Laurence Housman Quotes (31 Quotes)


    In my fourteenth year I had gone up to London for the first time, to see as many of the sights as could be got into a fortnight.

    It is right and natural that generous minds while in the twenties should think the books which try to reform the world's wrong the greatest of all.

    On that other novels followed: but I still wrote fairy tales and dreamy poems of another world.

    I believe absolutely in love being the central motive force of the universe.

    My failure, during the first five or six years of my art training, to get set in the right direction, and the disappointment which it caused me, drove me the more persistently into writing as an alternative.


    I had never thought of myself as a dramatist, and, for really good technical results, the thought came too late: a man of letters has become too wordy to write economically for the stage.

    If nature had arranged that husbands and wives should have children alternatively, there would never be more than three in a family.

    It was then, I think, that I discovered that the best way of bringing a medieval subject home to my generation was not to be medieval in its treatment.

    Life is the most versatile thing under the sun; and in the pursuit of life and character the author who works in a groove works in blinkers.

    The man who bears my name, and who claims to be me, was born on July 15, 1865, the sixth in a family of seven. He was an ugly child, and remained ugly till his eighteenth year, when his looks gradually improved.

    It is the sincerest thing I have written, caught by the drama of a soul struggling in the contrary toils of love and religion - death brought them into harmony.

    The modern form of things had begun to appeal to me, also (as material for satire) politics, and the lives of the great and little, high up in the social scale.

    I still think that if the human race, or even one nation, could only get right about its God the rest would follow.

    Though while at South Kensington I took a few prizes in the National Competition, I did not get near to having a style of my own.

    But it has also enabled me to find my feet as a lecturer and a reader of my own plays to audiences who like to hear them; and that experience of immediate appreciation gives greater pleasure and more stimulus towards further activity than even the most laudatory of reviews.

    Suicide is possible, but not probable; hanging, I trust, is even more unlikely; for I hope that, by the time I die, my countrymen will have become civilised enough to abolish capital punishment.

    The mere dates of my existence do not interest me, except in one connection. When the Great War started I was too old to be acceptable as a volunteer; when conscription followed I was too old to be conscripted.

    For the last half of my life I have had the doubtful benefit of a brother whose literary reputation is much greater than my own.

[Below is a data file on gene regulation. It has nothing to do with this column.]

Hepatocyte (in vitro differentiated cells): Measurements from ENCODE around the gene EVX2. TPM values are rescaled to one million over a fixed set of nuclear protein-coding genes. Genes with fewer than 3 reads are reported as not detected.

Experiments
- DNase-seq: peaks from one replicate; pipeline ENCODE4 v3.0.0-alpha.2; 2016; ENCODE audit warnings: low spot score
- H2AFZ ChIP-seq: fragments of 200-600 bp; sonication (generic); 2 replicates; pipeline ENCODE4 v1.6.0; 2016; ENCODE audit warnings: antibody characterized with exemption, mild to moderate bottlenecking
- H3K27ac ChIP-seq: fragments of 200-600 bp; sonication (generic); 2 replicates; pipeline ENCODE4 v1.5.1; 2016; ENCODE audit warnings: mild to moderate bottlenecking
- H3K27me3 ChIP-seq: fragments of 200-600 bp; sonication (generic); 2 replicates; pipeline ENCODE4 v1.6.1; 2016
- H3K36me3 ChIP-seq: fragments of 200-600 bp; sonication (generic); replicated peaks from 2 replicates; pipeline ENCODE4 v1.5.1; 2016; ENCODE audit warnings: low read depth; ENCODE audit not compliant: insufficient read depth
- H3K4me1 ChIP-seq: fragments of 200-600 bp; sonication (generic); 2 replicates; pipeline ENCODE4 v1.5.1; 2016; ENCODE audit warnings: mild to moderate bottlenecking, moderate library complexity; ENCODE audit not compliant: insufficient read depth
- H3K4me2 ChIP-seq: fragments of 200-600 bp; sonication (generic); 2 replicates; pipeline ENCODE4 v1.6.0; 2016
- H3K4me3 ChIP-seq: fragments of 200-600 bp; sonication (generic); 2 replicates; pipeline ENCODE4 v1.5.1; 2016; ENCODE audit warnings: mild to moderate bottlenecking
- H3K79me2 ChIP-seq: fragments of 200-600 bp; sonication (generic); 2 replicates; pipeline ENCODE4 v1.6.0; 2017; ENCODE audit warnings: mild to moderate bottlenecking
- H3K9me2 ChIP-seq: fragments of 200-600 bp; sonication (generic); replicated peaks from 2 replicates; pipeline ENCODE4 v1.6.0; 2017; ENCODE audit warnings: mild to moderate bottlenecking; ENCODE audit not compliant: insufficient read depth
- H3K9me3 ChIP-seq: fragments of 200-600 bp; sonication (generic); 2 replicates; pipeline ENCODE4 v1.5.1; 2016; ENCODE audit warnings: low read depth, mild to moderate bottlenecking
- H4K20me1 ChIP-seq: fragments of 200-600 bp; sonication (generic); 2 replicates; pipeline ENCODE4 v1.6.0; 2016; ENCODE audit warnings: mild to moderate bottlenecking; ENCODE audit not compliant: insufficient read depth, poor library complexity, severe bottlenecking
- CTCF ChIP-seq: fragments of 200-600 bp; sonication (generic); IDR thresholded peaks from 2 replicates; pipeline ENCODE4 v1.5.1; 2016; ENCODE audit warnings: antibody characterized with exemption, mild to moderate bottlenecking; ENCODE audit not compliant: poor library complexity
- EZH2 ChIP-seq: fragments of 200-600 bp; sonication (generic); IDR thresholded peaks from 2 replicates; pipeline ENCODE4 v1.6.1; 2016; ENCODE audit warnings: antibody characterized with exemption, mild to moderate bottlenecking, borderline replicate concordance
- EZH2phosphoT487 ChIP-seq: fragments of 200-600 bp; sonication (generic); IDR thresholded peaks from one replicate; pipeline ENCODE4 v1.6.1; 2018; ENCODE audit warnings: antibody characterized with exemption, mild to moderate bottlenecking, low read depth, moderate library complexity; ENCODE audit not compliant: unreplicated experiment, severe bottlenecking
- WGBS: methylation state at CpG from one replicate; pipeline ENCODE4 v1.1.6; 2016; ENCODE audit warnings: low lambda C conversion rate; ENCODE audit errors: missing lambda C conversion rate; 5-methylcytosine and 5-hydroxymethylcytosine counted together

My best chance is that, in a happy moment, I hit upon St Francis as the subject for a series of plays. Others might have written them better: but, as I have written them, the advantage will probably remain mine.

    I was just then going through a healthy reaction from the orthodoxy of my youth; religion had become for me not so much a possession as an obsession, which I was trying to throw off, and this iconoclastic tale of an imaginary tribe was the result.

    I have always been a writer of letters, and of long ones; so, when I first thought of writing a book in the form of letters, I knew that I could do it quickly and easily.

    I shall not die young, for I am already near seventy: I may die old.

    Two more years were to go by before I knew anything about William Blake. Many years later, when his wife died, my godfather gave me the two books as a remembrance.

    Prosecution I have managed to avoid; but I have been arrested, charged in a police court, have refused to be bound over, and thereupon have been unconditionally released - to my great regret; for I have always wanted to know what going to prison was like.

    Before the war ended common sense had rescued me from any belief that war could do the human race, or my country, any good whatever.

    If I live for another ten years I shall probably have written all that I want to write.

    At that time I had no notion that I should ever come to live in Somerset - to live actually within the range of what then lay before me.

    My brother used to say that I wrote faster than he could read. He wrote two books - of poems - better than all mine put together.

    Father eternal, ruler of creation, Spirit of life, which moved ere form was made Through the thick darkness covering every nation Light to man's blindness, O be Thou our aid.

    If I loved all the world as I do you, I shouldn't write books to it: I should only write letters to it, and that would be only a clumsy stage on the way to entire telepathy.

    That was luck: I should not then have been a conscientious objector; but I am quite sure that the abominations of war would have made me one, as soon as I got to the front.


    More Laurence Housman Quotations (Based on Topics)


    Family - Love - Letters - Youth - Life - War & Peace - World - Time - Books - Possession - Name - Drama - Writing - Countries - Trust - Brothers - Happiness - Soul - Fate & Destiny - View All Laurence Housman Quotations

    Related Authors


    Tristan Bernard - Samuel Beckett - Richard Foreman - Plautus - Neil Simon - John Webster - Graham Greene - George Ade - Derek Walcott - Brendan Francis


Authors (by First Name)

A - B - C - D - E - F - G - H - I - J - K - L - M
N - O - P - Q - R - S - T - U - V - W - X - Y - Z

Other Inspiring Sections

Login to your account below

Fill the forms bellow to register

Retrieve your password

Please enter your username or email address to reset your password.